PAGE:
Forum Brief: Employer-Driven Innovations in CTE: Promise, Practice, & Opportunities for Policy
According to projections, in order to stay economically viable, our country will need to dramatically increase the working-age population that earns a high-quality postsecondary credential (degree, certificate, etc.) to meet future workforce needs. This Capitol Hill forum, co-sponsored by MDRC, presented leading research on CTE and analysis of the evolving workforce needs which have influenced the development of innovative CTE strategies.
Webinar Recording: Key Teaching and Learning Shifts for Personalized Learning: Preparing for Success
This webinar focused on the key teaching and learning shifts that occur in successful personalized learning settings over time, including how these shifts can help improve students’ college and career readiness. Participants learned about the specific skills teachers and students use in many personalized learning settings, the key shifts in instructional planning and delivery, and the ways in which personalized learning settings can help students develop transferable skills and competencies over time.
Policy Brief (AYPF and Civic Enterprises): Measuring Success: Accountability for Alternative Education
This policy brief aims to address four key opportunities states have both within and outside of ESSA to better understand and ultimately improve alternative education: 1) Definition (What is alternative education?); 2) Accountability Systems (What structures can states put into place to ensure alternative settings are appropriately held accountable?); 3) Accountability Measures (What measures can states consider that accurately reflect the quality of alternative settings?); and 4) Continuous Improvement (How can states use accountability for alternative settings as a tool for continuous improvement?)
Please visit our YouTube channel at http://www.youtube.com/
- Policy Research intern, Olivia Thomas postulates whether after school programs can help disrupt the school-to-prison pipeline. Read More
- Guest blogger Emily Liebtag, Getting Smart, shares why Detroit schools should not be counted out, following attendance at a Hewlett Foundation gathering in Detroit, Michigan. Read More
- Policy Research intern, Anu Anand posits whether chronic absenteeism alone fully captures the potential of the 5th indicator in ESSA state accountability plans. Read More
- Policy Research Assistant, Jessica Kannam discusses how three CTE programs define and incorporate skill development in their work. Read More
RECOMMENDED READING AND RESOURCES
Check these out – recommended reading from the AYPF staff:
William T. Grant Foundation, Spencer Foundation & Child Trends: Research-Practice Partnerships: Building Two-Way Streets of Engagement
This report discuss how RPPs challenge researchers and practitioners to work together in new ways, as well as how to improve these relationships to enhance youth outcomes. Two case studies highlight partnership designs and common pitfalls.
William T. Grant Foundation: Assessing Research-Practice Partnerships: Five dimensions of Effectiveness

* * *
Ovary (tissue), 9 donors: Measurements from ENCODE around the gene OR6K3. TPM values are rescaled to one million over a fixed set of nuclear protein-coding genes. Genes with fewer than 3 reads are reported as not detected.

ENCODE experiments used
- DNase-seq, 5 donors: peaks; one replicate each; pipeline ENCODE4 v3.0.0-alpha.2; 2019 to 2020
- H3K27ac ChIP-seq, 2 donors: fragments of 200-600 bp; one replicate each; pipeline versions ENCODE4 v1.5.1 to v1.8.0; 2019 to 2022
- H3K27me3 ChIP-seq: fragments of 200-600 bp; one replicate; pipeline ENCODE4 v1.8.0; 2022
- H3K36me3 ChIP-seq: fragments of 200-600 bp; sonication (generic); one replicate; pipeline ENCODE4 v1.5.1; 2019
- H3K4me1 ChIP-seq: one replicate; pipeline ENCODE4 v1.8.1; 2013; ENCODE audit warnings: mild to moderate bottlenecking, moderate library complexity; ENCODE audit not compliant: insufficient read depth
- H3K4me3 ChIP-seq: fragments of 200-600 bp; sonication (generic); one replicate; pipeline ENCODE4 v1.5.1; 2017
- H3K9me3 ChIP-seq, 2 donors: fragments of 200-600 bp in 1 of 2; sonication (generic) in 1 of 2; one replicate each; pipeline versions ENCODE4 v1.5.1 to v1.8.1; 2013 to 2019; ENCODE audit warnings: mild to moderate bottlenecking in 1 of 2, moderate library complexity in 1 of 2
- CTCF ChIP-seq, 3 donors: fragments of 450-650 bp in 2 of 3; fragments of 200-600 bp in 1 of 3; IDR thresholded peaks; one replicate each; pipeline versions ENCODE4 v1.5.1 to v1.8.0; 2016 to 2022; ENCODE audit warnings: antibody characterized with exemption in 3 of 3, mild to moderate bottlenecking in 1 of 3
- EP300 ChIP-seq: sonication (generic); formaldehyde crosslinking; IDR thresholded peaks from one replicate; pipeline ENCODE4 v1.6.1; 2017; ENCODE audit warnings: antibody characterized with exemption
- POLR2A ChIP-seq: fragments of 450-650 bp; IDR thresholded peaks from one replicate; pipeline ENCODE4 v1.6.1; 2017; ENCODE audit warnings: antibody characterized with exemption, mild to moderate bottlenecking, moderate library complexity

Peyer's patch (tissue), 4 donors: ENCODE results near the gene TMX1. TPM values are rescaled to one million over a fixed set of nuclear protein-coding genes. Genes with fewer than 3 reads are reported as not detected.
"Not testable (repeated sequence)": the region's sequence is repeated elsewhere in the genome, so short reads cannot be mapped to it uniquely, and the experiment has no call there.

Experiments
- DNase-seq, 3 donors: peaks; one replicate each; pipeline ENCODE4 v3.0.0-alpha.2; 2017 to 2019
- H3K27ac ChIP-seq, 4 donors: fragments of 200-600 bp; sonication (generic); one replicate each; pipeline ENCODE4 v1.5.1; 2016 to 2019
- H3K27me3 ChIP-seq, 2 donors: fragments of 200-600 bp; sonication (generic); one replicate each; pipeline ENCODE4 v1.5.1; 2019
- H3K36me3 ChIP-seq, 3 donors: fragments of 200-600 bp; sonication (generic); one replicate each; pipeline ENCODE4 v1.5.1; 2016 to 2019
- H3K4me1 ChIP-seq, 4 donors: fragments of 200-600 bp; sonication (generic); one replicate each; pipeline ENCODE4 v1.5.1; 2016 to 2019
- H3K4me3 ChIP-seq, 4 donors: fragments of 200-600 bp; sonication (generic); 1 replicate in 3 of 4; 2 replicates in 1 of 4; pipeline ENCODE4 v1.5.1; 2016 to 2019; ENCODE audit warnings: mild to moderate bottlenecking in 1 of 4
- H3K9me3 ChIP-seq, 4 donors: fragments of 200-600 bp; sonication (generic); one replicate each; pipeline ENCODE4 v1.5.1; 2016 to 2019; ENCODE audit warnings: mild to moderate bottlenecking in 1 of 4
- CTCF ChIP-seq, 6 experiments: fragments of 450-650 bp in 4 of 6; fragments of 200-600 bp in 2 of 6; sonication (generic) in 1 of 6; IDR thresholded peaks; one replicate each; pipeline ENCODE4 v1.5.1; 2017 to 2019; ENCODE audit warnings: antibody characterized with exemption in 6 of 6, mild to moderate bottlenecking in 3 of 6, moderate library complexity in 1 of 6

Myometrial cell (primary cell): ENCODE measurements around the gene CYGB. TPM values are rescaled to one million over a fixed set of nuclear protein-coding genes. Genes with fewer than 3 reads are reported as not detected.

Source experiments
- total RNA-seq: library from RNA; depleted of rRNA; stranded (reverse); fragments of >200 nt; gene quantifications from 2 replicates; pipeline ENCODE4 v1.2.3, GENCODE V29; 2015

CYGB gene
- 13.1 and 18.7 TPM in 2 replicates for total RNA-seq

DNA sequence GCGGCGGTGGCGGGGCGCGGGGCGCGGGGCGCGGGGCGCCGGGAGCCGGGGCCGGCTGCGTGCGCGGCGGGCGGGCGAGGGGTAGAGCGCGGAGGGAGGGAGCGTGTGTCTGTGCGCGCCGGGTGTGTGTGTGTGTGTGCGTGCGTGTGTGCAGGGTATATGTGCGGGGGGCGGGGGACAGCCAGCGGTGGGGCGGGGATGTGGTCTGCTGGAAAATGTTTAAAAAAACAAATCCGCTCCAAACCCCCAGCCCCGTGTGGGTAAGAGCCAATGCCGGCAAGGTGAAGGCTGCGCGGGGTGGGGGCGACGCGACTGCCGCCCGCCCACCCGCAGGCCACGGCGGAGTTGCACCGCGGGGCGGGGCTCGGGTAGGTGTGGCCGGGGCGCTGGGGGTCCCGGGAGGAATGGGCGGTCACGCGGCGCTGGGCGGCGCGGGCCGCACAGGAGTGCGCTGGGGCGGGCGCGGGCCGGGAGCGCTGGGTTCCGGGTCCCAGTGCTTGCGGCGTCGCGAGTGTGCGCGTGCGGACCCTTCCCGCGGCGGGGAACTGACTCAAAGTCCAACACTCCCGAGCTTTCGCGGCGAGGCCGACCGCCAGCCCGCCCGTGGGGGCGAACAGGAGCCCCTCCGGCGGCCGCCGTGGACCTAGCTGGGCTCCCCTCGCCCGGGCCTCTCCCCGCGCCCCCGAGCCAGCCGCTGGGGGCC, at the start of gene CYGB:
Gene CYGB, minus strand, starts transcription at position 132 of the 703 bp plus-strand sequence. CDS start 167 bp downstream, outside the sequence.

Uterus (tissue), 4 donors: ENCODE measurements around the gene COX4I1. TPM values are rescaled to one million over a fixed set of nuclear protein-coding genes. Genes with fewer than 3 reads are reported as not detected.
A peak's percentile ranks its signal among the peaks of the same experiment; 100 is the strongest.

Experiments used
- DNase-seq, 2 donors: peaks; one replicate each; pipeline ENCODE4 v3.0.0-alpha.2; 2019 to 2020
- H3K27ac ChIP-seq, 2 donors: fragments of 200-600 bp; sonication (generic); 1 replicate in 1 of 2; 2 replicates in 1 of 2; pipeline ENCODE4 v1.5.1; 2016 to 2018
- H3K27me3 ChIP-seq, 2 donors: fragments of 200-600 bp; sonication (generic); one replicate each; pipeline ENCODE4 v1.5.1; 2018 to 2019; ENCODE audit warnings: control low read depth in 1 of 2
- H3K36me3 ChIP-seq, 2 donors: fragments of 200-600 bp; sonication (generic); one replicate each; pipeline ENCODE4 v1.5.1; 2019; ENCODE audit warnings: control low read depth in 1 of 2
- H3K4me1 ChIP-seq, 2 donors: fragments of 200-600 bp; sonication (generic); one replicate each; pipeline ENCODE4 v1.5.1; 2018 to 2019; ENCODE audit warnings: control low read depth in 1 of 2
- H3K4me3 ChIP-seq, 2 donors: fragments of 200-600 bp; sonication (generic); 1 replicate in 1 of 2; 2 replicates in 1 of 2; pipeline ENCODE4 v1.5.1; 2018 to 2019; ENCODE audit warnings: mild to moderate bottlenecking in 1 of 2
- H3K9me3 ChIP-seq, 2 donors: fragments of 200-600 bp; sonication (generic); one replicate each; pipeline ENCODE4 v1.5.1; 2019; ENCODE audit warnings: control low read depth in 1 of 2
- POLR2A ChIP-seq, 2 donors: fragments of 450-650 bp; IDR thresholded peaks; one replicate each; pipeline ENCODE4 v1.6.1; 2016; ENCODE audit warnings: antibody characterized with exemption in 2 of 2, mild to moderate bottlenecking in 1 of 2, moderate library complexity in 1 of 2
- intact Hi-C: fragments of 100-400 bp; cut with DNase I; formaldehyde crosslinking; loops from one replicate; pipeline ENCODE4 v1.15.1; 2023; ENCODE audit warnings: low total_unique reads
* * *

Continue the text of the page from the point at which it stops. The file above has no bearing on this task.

This report introduces a framework that comprises five dimensions for assessing education RPPs, in addition to indicators for each, which describe where to look for evidence of progress.
University of Colorado Boulder & University of Rochester: How Research-Practice Partnerships Can Support ESSA Implementation for Educational Improvement and Equity
This guide for school districts, state leaders, and researchers shows how research-practice partnerships can play an important role in implementing the Every Student Succeeds Act.
The American Institutes for Research, Released by The Wallace Foundation: Review of Evidence: Arts Integration Research Through the Lens of the Every Student Succeeds Act
This report examines programs that integrate art into their curriculum and ESSA.
U.S. Chamber of Commerce Foundation, Center for Education and Workforce:Bridging the Soft Skills Gap
This report outlines how the business and education sectors are partnering to prepare students for the 21st century workforce.
Afterschool Alliance: Building Workforce Skills in Afterschool
This issue brief highlights the ladder of supports afterschool and summer learning programs provide to help students develop the skills and gain the experience that will benefit them in the workforce, from building communication and teamwork skills in elementary school to connecting students to internships and apprenticeships in high school.
The American Youth Policy Forum (AYPF), a nonprofit, nonpartisan professional development organization based in Washington, DC, provides learning opportunities for policymakers, practitioners, and researchers working on youth and education issues at the national, state, and local levels.
AYPF events and publications are made possible by a consortium of philanthropic foundations: Andrus Family Fund, Bill & Melinda Gates Foundation, The Charles Stewart Mott Foundation, William T. Grant Foundation, The Wallace Foundation,William and Flora Hewlett Foundation and others.